The battle between Islam's two major branches began centuries ago and is threatening Iraq's path to a stable democracy today. The Post's senior national security correspondent Karen DeYoung explains. (Davin Coburn and Kate M. Tobey/The Washington Post)
Opinion writer June 12, 2014

The stunning gains this week by Iraq’s Sunni insurgents carry a crucial political message: Nouri al-Maliki, the Shiite prime minister of Iraq, is a polarizing sectarian politician who has lost the confidence of his army and nation. He cannot put a splintered Iraq together again, no matter how many weapons the Obama administration sends him.

Maliki’s failure has been increasingly obvious since the elections of 2010, when the Iraqi people in their wisdom elected a broader, less-sectarian coalition. But the Obama administration, bizarrely working in tandem with Iran, brokered a deal that allowed Maliki to continue and has worked with him as an ally against al-Qaeda. Maliki’s coalition triumphed in April’s elections, but the balloting was boycotted by Sunnis.

David Ignatius writes a twice-a-week foreign affairs column and contributes to the PostPartisan blog. View Archive

Given Maliki’s sectarian and authoritarian style, a growing number of Iraq experts are questioning why the Obama administration continues to provide him billions in military aid — and is said to be weighing his plea for lethal Predator drones. The skeptics include some who were once among Maliki’s champions.

“I believe that Maliki has never had the energy or intent” to unify Iraq, says Derek Harvey, a professor at the University of South Florida who advises Centcom and is one of the leading U.S. experts on Iraq. “He was a bad choice in the beginning and our embrace of him was an error.”

A retired U.S. four-star commander asks in an interview: “How in the world can you keep betting on this number [Maliki] given what’s happened?” He believes Maliki is incapable of retaking the territory he has lost, and he wonders when Iran’s Quds Force will intervene to rescue Maliki’s collapsing army.

Maliki’s U.S.-trained army has suffered a series of crushing defeats, as Sunni insurgents from an offshoot of al-Qaeda captured the northern Sunni cities of Mosul and Tikrit and swept toward Baghdad. Already the Sunni extremists control most of western Iraq.

The Shiite-led Iraqi military has crumpled in battle, fleeing the battlefield and leaving behind tanks, Humvees and other vehicles. In cities such as Fallujah, cleared by American troops at great cost, al-Qaeda and its progeny are now dominant.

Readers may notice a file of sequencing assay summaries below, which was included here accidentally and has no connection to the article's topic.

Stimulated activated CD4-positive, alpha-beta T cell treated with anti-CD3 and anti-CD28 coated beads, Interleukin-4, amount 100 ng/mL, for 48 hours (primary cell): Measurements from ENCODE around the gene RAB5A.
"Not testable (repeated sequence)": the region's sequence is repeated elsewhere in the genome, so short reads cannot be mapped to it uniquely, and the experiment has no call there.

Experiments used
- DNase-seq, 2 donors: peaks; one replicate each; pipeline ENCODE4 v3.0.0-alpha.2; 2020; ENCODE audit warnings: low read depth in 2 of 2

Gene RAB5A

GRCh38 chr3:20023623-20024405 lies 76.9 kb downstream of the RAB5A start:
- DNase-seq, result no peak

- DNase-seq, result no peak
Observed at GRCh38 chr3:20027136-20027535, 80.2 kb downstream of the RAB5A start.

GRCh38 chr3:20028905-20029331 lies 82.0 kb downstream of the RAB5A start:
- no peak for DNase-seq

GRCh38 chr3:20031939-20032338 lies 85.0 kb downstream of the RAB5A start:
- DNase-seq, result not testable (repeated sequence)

Maliki’s sectarian political style has helped create this disaster. He has gutted the army of the commanders he suspected of plotting against him. One U.S. expert likens him to Soviet leader Joseph Stalin, who purged the Red Army on the eve of World War II.

“He has replaced his generals with Shiite commanders who represent not competency, but political loyalty” to Maliki and his Dawa Party, says Harvey.

The victors belong to an extremist Sunni faction known as the Islamic State of Iraq and Syria. These pitiless, battle-hardened fighters, remnants of what was known as al-Qaeda in Iraq, have attracted jihadists from around the world. One of their most effective commanders in Mosul is said to have been a Georgian-born Chechen known as Omar al-Shishani. The Chechen was also a key ISIS commander in recent battles around the Syrian city of Aleppo — an illustration of the group’s potent cross-border reach.

ISIS forces have swept south along Highway 1 from Mosul, swelling their ranks by liberating 2,000 to 3,000 jihadist fighters from a prison in Nineveh province. The jihadists have captured so much U.S.-made equipment that it’s reportedly hard to distinguish friend from foe along the chaotic highway south.

Maliki’s forces are said to be drawing their battle lines just above a huge arms depot at Taji, about 20 miles north of Baghdad, which was a key U.S. logistics base during the American occupation, from 2003 to 2010. By consolidating his forces so far south, Maliki is, in effect, conceding the northern cities. Harvey argues that only the pesh merga fighters of Iraqi Kurdistan are strong enough to retake Mosul, but some experts doubt they would launch such a battle unless it was a prelude to a fully independent Kurdistan.

Senior Obama administration officials said Thursday they recognize that Maliki is seen by Iraqi Sunnis as a sectarian figure, and they are pressing him to expand his base in “unity government.” But they said there is no “conditionality” in the U.S. offer of military assistance and that the overriding goal short term is to help Malilki stop the Sunni extremists and prevent the fall of Baghdad.

As the fabric of the Middle East rips apart along sectarian lines, the United States and its allies face a fundamental strategic choice: Can they convene a regional peace conference — which would seek to reconcile Sunni and Shiite forces and their key backers, Saudi Arabia and Iran — in some new security architecture?

Restitching the fabric of Iraq and Syria may be Mission Impossible. But with its focus on counterterrorism and weapons supplies, the Obama administration seems to have decided to treat the region simply as a shooting gallery.

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